Here’s the thing. He who was insignificant to men was significant to God. The same is true for each of us. Later in the book, a priest in the northern kingdom tells Amos, get out of town, go back home, and take your message from God with you! I love Amos’ response. He basically says to the priest, “The Lord took me. The Lord sent me. The Lord told me what to say.” Then the little shepherd turns to Amaziah the priest and says, “Now therefore, hear the word of the Lord.”

Don’t give in to those who would intimidate you into silence. Serve God where you are. He may call you to leave the sheep and go speak truth to power. But most likely, he will simply say, “Tell the truth about God right where you work, and where you live.” God is not a respecter of persons. He uses all of his own who are willing to be used, all who are yielded to him. Are you a schoolteacher? Teach with the authority that God gives you. Are you a truck driver? Drive with the certainty of God’s calling on your life, reaching people that the teacher and the preacher may never even see. Are you a judge? Judge righteously, as one who is called by God to do so in every case. Are you a businessman or woman? A homemaker? A student? Serve God where you are. It is the power of God in your life that makes whatever you do make a difference in the Kingdom of God.

That is how justice rolls down like water, and righteousness like a mighty stream. That is how families and cities and nations are reformed, and the oppressed are set free, and the weak are welcomed and cared for, and the lost are found. It happens when the people of God live and love as we are directed to do so by the Lord.

Monday, February 5, 2018

Meet Me at the Sauna

I know some guys who get together once a week to play golf. Or to watch sports on TV. I know some guys, myself included, who meet with other men once a week for coffee and conversation, in an effort to help each other grow in the Lord and be faithful to our wives and families. Until two weeks ago, I didn’t know there were guys who met at the sauna every week. If you go to Moldova, a little country in eastern Europe, you can find these guys. You may even be fortunate enough, as my oldest son and I were, to be invited to join them. It will be for you as it was for us, one of the most unforgettable experiences of your life. It would have been even more unforgettable had the men experienced sauna like they normally do, without clothing. I thank God that they chose instead to wear at least a speedo, for our sake. As Micah said to me later, “Dad, there’s some things you just can’t un-see.”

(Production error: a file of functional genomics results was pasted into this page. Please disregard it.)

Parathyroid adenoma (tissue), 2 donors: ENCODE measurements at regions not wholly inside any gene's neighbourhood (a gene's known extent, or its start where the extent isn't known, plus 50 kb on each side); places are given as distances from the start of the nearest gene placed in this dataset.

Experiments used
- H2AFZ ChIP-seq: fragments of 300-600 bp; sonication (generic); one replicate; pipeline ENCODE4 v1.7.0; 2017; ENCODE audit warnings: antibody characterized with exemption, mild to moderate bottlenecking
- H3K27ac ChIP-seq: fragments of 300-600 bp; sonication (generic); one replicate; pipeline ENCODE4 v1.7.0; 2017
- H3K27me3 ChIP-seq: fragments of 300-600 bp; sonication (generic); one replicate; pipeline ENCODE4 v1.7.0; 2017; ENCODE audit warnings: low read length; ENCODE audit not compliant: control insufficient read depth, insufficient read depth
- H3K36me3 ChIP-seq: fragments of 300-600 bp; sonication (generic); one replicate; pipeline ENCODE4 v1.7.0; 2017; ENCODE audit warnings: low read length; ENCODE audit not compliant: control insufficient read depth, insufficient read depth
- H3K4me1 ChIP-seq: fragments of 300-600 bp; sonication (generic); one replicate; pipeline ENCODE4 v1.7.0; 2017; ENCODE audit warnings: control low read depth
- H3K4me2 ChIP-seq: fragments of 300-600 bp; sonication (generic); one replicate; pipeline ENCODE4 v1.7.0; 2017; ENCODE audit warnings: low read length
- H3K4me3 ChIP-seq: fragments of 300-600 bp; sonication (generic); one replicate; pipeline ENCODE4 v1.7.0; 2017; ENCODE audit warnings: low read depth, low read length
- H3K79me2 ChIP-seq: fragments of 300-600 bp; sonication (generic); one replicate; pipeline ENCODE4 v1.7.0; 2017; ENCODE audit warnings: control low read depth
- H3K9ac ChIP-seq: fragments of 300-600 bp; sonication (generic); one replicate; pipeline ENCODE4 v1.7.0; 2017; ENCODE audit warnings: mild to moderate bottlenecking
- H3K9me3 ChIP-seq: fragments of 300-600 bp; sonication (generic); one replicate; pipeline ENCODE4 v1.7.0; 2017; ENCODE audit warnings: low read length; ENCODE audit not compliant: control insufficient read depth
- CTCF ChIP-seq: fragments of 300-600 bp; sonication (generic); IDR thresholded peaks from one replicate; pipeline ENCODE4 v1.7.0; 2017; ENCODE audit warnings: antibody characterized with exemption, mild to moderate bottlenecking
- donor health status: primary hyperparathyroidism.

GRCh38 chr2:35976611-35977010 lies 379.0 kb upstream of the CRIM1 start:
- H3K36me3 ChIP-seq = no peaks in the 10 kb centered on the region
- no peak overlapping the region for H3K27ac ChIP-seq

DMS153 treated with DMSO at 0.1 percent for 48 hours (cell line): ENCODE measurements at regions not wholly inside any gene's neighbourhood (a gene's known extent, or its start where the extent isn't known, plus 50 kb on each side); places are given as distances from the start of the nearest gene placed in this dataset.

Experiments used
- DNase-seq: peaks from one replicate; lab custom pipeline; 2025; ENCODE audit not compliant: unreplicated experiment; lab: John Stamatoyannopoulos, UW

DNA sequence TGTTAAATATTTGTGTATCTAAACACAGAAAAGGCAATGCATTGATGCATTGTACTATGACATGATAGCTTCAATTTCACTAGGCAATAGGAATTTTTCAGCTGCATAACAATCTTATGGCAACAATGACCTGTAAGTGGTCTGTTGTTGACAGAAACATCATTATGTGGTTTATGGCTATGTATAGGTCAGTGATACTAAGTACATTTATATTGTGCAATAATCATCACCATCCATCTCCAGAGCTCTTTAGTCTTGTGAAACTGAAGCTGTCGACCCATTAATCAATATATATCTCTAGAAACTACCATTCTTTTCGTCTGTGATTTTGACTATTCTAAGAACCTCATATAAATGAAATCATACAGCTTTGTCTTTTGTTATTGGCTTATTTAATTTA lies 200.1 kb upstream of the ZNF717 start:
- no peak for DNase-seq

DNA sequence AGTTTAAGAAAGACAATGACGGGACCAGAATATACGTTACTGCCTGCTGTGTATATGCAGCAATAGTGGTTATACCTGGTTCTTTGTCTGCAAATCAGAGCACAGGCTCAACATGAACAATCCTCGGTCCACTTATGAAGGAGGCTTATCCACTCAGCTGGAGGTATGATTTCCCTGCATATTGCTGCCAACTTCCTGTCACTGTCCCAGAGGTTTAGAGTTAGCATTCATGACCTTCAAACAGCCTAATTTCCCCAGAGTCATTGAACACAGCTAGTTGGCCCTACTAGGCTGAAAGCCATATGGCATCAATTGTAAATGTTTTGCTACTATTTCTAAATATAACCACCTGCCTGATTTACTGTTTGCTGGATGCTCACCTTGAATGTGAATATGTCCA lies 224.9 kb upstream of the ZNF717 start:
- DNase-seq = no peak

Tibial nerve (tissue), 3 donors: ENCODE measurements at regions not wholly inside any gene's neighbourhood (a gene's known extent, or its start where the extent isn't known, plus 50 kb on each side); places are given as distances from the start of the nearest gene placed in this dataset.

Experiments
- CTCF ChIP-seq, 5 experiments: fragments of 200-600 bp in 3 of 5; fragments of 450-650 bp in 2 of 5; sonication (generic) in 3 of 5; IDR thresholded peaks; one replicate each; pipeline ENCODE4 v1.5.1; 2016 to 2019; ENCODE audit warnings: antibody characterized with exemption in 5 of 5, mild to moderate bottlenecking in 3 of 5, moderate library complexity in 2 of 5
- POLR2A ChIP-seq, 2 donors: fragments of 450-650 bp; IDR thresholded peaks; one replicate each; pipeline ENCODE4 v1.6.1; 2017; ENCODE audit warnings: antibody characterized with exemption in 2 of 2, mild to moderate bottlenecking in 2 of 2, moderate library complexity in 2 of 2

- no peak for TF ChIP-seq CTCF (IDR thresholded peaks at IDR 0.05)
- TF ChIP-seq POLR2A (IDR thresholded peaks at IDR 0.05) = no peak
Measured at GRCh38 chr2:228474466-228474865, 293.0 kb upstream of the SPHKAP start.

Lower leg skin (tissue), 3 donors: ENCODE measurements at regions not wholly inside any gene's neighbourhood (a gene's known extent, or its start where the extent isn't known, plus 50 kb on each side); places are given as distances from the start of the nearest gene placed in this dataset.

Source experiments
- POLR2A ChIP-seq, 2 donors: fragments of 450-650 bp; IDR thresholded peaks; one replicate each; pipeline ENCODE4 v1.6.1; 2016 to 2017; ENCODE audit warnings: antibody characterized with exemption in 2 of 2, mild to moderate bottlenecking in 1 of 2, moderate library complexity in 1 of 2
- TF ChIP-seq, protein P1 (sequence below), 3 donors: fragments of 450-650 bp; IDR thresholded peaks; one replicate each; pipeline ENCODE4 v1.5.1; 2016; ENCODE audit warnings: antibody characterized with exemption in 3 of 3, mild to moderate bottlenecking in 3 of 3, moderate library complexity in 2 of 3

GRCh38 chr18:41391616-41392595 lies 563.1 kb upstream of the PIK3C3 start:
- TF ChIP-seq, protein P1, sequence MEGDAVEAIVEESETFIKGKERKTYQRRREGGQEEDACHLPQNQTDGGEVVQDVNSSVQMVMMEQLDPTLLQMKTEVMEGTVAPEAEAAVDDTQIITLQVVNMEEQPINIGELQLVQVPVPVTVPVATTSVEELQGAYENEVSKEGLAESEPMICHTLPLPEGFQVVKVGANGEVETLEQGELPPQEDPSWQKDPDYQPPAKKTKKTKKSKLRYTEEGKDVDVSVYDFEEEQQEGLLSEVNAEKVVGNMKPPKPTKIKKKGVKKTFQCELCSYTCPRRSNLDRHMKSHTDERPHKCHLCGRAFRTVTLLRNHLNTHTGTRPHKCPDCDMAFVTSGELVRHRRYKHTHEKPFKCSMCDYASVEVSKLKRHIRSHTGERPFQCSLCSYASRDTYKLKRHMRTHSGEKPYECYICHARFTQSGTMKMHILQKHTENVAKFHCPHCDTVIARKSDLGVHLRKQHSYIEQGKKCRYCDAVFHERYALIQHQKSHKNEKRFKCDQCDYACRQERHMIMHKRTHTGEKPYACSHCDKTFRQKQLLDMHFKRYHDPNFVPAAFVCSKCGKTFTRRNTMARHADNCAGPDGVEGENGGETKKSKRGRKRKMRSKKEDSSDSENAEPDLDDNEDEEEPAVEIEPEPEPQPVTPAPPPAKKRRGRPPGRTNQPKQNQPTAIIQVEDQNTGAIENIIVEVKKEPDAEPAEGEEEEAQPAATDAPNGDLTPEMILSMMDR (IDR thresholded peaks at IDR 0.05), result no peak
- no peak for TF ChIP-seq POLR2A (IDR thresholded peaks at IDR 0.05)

Words cannot describe the experience; you have to be there. We baked in the dry sauna, in temperatures that continued to climb through the evening until they maxed out at 110 Celsius. Do the conversion. After 15 minutes in the oven — my mind flooded with praise to God that I will never experience hell — we leaped into a pool where the water temperature was 50 degrees Fahrenheit. I asked the men before I jumped if my heart would survive the shock, and they all shrugged and said, “Probably.”

We went from sauna to pool over and over, and then we sat in a room and sipped bitter tea. “This will cleanse your liver,” they told us as we made a face with the first sip. I told them I felt like my liver was pretty clean, and they offered another tea I could drink if I didn’t want the bitter libation. “This is women’s tea,” they said, and smiled as they pointed to a much milder drink. I screwed up my courage and proceeded to cleanse my vital organs, helped by a teaspoon of honey with each sip.

The three hours of male bonding ended with the most muscular of the men taking turns beating each of us with an oak branch. I am not making this up. The branch had been soaked in a bucket over night, so the leaves were hydrated. He methodically struck us on our chest, back, legs, and the bottoms of our feet. The idea, they said, is that the moisture and the heat is pressed into the deep tissue and even into your organs by the hot, wet branch. Umm, OK, I’ll have to take their word for it. I just know that my whole body was on fire for that final plunge into the pool, a leap that I had grown to look forward to.

Lest you think we lounged around in our bathing suits all week, let me explain. Antioch Community Church sent us to Moldova to meet with men, and to teach them how to be spiritual leaders in their homes, and how to love their wives and children. Everywhere we went, we met men who were hungry to hear what the Bible says about this. We spoke in one village where the power had been out for two days, and it was 45 degrees in the church building. Sixty men sat in their winter coats and gloves and listened for two hours, and then stayed longer to ask questions and to fellowship together. They thanked us and asked us to come back and teach them more. Micah and I were humbled by the response everywhere we taught. We heard older men say, “We wish we had heard this 30 years ago.” We heard younger men say, “We have not been leading and loving our families the way we should; may God help us to change.”